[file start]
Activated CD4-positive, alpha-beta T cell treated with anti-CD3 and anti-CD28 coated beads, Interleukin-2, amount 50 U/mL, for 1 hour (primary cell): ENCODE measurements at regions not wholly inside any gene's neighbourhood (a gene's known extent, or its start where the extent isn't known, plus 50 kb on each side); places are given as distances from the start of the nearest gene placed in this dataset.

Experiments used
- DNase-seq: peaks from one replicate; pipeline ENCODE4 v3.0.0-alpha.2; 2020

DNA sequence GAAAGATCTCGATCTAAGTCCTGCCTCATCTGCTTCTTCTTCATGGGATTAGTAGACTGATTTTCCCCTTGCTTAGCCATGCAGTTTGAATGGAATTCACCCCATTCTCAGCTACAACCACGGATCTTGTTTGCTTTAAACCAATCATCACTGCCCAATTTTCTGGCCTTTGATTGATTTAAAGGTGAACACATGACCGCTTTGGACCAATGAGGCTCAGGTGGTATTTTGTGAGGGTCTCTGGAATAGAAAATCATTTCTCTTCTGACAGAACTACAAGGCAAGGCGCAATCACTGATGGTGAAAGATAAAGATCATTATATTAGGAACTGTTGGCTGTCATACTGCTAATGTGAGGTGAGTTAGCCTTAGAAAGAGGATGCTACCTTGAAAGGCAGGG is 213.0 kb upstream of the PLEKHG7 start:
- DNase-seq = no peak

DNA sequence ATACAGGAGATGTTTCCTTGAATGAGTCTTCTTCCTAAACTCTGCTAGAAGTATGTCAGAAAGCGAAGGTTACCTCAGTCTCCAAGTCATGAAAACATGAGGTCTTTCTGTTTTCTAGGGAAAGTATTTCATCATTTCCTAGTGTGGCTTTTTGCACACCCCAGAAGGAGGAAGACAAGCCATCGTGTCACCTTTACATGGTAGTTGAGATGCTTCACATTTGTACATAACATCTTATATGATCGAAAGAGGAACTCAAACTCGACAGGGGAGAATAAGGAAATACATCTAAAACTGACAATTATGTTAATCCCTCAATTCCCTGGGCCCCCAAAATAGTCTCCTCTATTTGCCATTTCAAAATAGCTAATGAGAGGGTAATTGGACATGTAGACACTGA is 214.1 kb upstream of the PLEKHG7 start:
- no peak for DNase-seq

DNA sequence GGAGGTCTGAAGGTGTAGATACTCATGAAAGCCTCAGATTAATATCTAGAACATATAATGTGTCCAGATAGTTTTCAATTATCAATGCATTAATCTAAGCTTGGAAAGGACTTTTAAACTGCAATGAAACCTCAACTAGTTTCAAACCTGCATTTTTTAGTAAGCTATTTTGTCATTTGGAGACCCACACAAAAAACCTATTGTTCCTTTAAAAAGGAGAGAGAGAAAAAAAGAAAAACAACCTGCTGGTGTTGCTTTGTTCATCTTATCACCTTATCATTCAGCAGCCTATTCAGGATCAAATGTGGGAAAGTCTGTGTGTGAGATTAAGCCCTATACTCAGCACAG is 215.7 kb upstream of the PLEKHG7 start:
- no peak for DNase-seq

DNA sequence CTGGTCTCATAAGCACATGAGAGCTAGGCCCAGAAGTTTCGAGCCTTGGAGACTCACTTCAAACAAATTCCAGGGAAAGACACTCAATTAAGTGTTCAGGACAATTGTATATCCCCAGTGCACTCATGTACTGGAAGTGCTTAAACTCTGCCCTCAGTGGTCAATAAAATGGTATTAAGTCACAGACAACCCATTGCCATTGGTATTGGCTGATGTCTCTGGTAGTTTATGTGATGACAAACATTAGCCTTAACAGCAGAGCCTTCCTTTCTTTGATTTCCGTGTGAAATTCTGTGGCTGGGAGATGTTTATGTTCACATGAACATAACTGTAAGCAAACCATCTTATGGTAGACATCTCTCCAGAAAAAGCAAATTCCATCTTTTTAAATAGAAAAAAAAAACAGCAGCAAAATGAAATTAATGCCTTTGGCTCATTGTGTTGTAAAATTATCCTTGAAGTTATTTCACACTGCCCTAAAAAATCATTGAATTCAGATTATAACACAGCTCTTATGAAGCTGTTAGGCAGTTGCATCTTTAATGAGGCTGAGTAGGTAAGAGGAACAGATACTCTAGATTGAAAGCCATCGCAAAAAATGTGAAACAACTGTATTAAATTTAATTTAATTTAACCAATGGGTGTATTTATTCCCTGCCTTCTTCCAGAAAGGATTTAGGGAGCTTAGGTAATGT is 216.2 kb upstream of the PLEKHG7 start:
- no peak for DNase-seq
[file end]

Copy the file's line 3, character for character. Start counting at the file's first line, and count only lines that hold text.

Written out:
- DNase-seq: peaks from one replicate; pipeline ENCODE4 v3.0.0-alpha.2; 2020